Powdered Milk Buns: Dissolve 1-1/4tsp active dry yeast in 1/4c warm water in small bowl; let stand until foamy. In large bowl, combine 3/4c warm milk, 1 large egg, 1/4c softened butter, 1/4c sugar and 1tsp salt; stir well; stir in yeast; add 3c plain flour; gradually add a little more flour until dough gathers together into a ball as you stir.  Turn dough onto floured surface; knead 6-10mins, until smooth, elastic and stretches thinly. Place in bowl; cover; let rise 1 to 1-1/2hrs, until doubled. Gently deflate dough; use sharp knife to divide into 50-55 portions of about 1-1/2 inches; shape each into a smooth ball; arrange close together on greased 9x13-inch baking pan; cover loosely; let rise, 1hr. Combine 1/2c sugar and 1/2c powdered milk. Brush tops with egg wash. Sprinkle half of milk-sugar mix over risen buns; bake in preheated 175C oven, 17-20mins, or until buns are golden. Cool buns slightly; then sprinkle with remaining powdered milk-sugar mixture.  

Powdered Milk Pedas: Heat heavy based pot on med-low heat. Add 3tbs butter or ghee; once melted, pour in 1x397g can condensed milk and 1/4tsp almond extract; stir. Add 2-1/4c powdered milk in two parts.  Add half; stir to combine; add 1/8th tsp ground cardamom, and other half milk powder. Stir mixture until it feels slightly stiff; let cool a minute or two before rolling.  Rub some oil or melted butter on a plate. When mixture has cooled, rub some melted butter on both palms. Use a small spoon to scoop out about 1tsp mixture; roll into a ball; slightly flatten with palms; place on oiled plate. Continue to roll pedas, buttering hands as you go. Work quickly before mixture cools. Garnish each peda with pistachios or almonds. Let cool a few hours to firm up





21 comments:

  1. Wish I still had my Batman lunchbox from 1965. OH, the things my Mother threw away when I begged her not to!!

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    1. G'day, Kay. Oh! Yes! So much we collected and have lost through the years...but hopefully we never forget the memories of those fun-filled times of our childhood!

      Thanks for coming by...I hope all is well with you and your loved ones...take good care. :)

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  2. Oh my gosh I loved this - and you are right - all the super heroes wore masks. I love that - can't wait to tell this to my family and hopefully they will put theirs on more easily!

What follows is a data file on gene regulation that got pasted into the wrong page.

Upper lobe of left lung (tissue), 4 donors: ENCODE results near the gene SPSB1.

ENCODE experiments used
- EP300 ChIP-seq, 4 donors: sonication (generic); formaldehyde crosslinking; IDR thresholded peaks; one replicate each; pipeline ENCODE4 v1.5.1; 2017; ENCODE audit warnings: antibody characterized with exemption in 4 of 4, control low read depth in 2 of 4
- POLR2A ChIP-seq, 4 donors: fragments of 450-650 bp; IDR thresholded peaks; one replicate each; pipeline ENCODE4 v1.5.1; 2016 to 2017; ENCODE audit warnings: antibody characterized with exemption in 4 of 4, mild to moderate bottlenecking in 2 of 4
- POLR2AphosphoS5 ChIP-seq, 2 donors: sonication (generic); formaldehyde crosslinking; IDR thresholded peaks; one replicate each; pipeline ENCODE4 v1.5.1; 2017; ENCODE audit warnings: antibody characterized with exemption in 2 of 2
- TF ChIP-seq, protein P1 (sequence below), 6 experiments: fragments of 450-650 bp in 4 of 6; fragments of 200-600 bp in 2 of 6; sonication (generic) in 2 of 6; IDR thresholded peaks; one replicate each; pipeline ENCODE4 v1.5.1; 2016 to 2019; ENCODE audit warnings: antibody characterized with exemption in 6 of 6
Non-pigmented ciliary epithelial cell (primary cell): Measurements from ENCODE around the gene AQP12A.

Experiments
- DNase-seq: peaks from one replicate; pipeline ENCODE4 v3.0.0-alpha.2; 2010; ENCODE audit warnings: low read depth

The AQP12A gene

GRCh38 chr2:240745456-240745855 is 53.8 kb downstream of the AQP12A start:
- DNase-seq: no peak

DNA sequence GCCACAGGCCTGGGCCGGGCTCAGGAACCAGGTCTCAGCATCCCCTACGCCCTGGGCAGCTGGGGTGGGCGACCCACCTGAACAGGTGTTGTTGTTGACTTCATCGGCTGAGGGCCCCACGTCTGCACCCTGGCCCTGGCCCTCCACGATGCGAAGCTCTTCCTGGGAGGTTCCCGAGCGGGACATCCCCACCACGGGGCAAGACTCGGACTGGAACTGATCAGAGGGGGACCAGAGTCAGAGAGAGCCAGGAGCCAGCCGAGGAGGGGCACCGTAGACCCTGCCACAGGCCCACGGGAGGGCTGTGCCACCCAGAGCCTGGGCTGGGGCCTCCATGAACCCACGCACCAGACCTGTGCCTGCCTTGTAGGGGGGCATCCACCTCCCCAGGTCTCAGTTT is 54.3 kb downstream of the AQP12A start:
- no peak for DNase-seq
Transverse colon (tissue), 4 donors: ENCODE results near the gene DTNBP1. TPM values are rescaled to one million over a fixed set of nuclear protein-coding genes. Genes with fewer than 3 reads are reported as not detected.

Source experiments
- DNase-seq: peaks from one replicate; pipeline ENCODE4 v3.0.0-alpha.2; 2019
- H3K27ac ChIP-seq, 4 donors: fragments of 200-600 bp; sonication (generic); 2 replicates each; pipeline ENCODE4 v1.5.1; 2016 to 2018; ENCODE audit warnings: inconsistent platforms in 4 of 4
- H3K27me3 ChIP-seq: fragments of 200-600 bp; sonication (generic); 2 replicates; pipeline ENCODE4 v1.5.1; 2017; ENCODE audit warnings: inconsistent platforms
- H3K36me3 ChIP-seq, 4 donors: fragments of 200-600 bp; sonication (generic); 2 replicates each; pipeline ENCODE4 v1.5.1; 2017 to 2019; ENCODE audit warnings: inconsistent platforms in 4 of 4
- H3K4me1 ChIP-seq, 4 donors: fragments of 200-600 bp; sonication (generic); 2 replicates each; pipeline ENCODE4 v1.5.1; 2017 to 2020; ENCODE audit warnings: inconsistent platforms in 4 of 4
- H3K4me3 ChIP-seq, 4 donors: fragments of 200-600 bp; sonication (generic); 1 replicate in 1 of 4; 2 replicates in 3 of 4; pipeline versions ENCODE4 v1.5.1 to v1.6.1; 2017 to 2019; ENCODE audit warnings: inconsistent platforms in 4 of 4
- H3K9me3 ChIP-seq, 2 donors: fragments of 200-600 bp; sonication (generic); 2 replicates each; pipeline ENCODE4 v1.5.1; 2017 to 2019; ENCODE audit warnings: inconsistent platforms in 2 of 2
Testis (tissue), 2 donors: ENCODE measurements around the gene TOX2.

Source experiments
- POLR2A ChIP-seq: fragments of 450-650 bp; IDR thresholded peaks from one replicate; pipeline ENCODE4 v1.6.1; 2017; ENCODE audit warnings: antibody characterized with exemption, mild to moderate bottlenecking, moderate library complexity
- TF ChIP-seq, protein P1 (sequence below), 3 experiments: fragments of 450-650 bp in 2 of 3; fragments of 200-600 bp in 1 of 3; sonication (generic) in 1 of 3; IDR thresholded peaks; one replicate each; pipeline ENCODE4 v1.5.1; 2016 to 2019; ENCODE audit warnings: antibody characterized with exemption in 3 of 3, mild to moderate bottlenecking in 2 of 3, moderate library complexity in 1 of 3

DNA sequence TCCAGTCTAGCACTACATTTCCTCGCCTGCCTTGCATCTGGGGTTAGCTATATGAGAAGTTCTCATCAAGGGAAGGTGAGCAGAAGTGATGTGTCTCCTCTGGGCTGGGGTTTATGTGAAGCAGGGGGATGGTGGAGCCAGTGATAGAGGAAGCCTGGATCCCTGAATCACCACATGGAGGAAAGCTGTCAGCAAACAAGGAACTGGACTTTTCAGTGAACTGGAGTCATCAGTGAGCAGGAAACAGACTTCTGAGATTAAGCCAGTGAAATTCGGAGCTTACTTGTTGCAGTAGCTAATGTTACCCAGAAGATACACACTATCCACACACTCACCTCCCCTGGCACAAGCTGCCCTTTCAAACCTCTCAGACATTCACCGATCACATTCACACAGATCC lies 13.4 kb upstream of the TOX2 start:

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    1. And, think of the fun they'll have tearing around the yard, Sandie! :)

      Thanks for coming by...keep taking good care...stay safe. :)

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  3. Sorry Lee I had no interest in all that action- I was a 'girly school friend' type of comic reader. Maybe not having a brother at that time of my life was the reason??
    I do remember seeing all those characters at Saturday morning pictures though.

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    1. No need to apologise, Cathy. I was a girly kid, too. I had a huge family of dolls, which I loved dearly. On particular girlfriend and I were always playing at being ballerinas, princesses, flying trapeze artists...and all that jazz...in among being cowgirls and super heroines! And I was a huge fan of all of Enid Blyton's adventurous groups such as the Secret Seven and the Famous Five. One's imagination...particularly that of a child of either sex can lead that child to magical places. :)

      The Saturday matinees were never missed. We loved going to the pictures!

      Thanks for coming by...keep taking good care. :)

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  4. I think we limited ourselves to Lone Ranger and Tonto and cowboys and Indians. I was about seven or eight before we had tv, so I missed out a bit but I did read about cowboys and Indians and perhaps I read comics too. One year we were given a teepee tent, which was fun.

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    1. We didn't have TV until I was around 15, Andrew. Going to the pictures...and the radio, along with reading, books...and comics...kept us highly entertained and informed.